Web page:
Urban challenges and resilient cities: A teachers’ guide
teaching tips
Challenge 3

Developing green transport systems

In cities, we rely on various means of transport to get from one place to another. Transport is also needed to move food and other goods to stores (see Challenge 2 on sustainable food supply). Although transport has evolved by leaps and bounds technologically, the last several decades have seen an overreliance on single-occupancy vehicles.

Use the activities below to design a teaching session on green transport.

10 minutes

Keynote

The curse of congestion


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Explain to your students how the high volume of cars on the roads results in severe environmental and health impacts, and that cars are uneconomical — from both an individual and a societal perspective. As cities grow and become increasingly important centres of activity, the demand for efficient, versatile transport grows. Compared to single-occupancy cars, alternatives such as public transport, shared mobility (e.g. car pooling and car sharing) and cycling are more efficient, less polluting, less expensive and often faster.

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Describe how a key problem in larger cities in Europe is traffic congestion, which occurs when roads have to accommodate more vehicles than they’re designed for. In practice, this means that morning and evening commutes take longer than they should. In Europe’s most congested city, Brussels, the average person loses 83 hours a year due to congestion, or more than half an hour every workday.

20 minutes

Let’s talk!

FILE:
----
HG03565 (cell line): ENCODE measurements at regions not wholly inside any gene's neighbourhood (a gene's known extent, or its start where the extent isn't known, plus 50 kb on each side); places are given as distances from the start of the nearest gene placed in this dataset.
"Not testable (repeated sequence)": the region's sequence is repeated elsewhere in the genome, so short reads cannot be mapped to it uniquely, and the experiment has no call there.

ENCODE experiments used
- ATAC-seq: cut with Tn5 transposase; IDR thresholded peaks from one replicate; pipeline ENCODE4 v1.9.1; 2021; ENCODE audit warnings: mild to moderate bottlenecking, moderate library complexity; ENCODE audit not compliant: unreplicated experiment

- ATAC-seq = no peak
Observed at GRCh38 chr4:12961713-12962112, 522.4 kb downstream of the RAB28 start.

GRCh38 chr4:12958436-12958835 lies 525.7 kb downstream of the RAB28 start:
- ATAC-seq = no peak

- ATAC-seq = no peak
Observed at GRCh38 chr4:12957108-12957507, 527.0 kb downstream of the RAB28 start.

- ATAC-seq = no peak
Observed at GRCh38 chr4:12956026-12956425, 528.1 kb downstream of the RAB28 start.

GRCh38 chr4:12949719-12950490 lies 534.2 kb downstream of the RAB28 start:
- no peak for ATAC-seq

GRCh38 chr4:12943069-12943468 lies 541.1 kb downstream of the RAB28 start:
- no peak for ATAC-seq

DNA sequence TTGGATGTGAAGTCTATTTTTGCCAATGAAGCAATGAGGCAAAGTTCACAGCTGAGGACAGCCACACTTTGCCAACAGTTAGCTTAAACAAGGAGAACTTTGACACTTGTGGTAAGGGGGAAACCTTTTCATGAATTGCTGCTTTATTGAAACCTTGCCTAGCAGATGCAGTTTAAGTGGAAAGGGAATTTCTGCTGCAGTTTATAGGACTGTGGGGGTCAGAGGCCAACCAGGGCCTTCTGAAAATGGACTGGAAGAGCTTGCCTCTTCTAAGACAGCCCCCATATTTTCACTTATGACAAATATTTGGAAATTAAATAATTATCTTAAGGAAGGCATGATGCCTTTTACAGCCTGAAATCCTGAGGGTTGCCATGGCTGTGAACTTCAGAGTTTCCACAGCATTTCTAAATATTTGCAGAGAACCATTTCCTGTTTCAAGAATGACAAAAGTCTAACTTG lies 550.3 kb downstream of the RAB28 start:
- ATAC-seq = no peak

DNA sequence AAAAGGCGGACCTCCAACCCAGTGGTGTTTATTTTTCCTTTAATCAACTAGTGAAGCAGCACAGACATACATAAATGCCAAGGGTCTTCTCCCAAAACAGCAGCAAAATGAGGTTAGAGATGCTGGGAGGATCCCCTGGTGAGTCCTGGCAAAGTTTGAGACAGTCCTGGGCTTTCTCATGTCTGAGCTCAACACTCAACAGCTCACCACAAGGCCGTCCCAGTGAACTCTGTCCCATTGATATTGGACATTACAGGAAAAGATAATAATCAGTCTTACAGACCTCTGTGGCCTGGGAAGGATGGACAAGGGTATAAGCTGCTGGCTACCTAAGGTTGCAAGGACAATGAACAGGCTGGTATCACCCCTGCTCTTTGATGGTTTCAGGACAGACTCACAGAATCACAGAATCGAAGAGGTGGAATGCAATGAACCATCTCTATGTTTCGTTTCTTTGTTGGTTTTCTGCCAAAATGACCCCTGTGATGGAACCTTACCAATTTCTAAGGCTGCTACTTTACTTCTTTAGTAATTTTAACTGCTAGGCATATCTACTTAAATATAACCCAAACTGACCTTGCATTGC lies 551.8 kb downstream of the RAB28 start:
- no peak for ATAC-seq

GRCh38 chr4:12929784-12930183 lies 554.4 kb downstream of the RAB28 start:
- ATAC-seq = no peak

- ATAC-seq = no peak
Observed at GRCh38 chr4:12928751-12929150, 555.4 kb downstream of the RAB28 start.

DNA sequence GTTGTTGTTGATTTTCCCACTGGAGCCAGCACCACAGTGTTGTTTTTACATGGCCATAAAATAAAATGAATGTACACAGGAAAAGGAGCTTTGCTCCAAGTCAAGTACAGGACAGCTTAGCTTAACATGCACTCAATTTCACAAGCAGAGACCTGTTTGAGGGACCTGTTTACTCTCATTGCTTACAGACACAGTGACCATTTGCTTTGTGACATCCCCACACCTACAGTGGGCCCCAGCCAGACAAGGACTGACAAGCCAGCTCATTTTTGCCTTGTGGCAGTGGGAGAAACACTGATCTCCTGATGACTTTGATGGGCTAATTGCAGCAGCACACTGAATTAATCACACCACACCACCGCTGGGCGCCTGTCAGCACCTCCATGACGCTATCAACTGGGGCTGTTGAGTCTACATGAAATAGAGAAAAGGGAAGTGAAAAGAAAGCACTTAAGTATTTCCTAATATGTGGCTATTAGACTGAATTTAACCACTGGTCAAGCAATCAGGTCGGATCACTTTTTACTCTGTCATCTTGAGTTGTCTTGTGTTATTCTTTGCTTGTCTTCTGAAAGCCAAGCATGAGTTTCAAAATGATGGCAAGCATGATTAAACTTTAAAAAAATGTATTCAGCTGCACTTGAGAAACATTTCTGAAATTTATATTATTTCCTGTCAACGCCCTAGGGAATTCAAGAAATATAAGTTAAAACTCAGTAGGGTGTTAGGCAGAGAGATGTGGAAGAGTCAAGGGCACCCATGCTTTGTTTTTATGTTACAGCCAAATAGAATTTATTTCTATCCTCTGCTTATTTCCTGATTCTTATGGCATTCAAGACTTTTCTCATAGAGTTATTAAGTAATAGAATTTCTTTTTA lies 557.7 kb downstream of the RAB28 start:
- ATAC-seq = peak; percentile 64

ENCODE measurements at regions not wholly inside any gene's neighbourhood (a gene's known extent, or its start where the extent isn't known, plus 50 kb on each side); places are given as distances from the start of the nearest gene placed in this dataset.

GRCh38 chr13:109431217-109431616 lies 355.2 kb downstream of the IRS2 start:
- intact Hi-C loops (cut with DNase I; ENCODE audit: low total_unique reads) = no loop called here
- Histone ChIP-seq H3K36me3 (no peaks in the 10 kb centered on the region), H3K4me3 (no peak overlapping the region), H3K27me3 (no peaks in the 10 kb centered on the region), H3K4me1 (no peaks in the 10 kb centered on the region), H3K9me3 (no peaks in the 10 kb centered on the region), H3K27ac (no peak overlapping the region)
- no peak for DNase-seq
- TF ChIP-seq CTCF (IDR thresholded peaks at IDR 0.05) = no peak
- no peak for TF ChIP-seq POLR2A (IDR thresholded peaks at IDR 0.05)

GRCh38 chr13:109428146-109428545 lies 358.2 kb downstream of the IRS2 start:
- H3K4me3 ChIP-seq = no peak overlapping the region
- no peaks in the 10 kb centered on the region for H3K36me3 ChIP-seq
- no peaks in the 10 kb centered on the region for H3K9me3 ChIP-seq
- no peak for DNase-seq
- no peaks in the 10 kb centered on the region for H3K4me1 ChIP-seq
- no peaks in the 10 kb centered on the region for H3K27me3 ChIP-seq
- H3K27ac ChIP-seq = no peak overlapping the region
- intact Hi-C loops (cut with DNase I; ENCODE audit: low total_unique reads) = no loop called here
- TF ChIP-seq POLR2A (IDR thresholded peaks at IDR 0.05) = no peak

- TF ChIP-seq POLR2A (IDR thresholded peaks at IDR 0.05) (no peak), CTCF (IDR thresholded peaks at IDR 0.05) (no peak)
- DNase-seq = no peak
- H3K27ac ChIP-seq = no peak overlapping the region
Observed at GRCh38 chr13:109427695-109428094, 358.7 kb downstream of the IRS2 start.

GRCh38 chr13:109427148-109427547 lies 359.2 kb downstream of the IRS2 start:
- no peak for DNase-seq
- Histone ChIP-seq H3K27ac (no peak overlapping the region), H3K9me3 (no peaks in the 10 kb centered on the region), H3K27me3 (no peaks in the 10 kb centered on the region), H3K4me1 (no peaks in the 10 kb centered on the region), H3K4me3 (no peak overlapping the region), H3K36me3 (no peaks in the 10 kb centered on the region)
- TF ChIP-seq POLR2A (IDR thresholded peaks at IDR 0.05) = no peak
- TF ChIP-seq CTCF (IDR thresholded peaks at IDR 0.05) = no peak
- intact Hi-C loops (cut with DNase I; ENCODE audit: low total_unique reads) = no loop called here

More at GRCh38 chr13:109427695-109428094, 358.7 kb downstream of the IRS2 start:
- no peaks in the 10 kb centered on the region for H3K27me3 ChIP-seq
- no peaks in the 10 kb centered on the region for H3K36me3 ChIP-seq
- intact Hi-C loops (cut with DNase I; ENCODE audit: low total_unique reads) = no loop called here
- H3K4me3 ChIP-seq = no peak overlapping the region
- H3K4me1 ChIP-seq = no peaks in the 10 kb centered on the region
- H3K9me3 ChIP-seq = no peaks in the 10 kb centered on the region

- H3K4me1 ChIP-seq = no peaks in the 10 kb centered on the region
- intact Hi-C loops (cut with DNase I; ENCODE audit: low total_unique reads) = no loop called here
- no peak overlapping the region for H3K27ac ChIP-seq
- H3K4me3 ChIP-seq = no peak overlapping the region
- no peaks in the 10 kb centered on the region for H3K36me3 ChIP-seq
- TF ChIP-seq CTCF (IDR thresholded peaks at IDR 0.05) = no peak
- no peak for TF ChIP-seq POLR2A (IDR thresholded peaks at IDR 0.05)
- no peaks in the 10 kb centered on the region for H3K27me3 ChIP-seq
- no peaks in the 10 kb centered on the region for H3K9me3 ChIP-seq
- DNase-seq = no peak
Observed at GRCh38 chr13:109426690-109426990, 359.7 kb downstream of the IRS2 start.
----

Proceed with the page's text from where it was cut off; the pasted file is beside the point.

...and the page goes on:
Car culture


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Begin an open discussion with your students about the advantages and disadvantages of private cars. How much of the urban infrastructure in your city is dedicated to prioritising private cars? What are the impacts of “car culture” on society? Would the introduction of electric vehicles solve all car-related problems?

Along with the enormous use of space for roads and parking, cars:

  • are one of the biggest sources of local air pollution;
  • are major contributors to greenhouse gas emissions and climate change;
  • impose high social costs due to road crashes;
  • generate air and noise pollution;
  • contribute to earth vibration, which damages buildings (this is one reason why motor traffic is often restricted in historical urban centres); and
  • encourage sedentary lifestyles.
10 minutes

Let’s talk!

Sprawling cities


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Begin the discussion by explaining to your students how urban density allows people to work, develop, research and evolve in a relatively small area. Point out to them, however, that more and more space is needed for housing, which often results in the creation of suburban areas and residential districts, leading to urban sprawl. Transportation from outlying areas is especially difficult and creates an incredible amount of pollution. This results in massive environmental damage.

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Ask your students to think of possible solutions (e.g. high-rise buildings; more but smaller cities; improved public transport).

15 minutes

Role play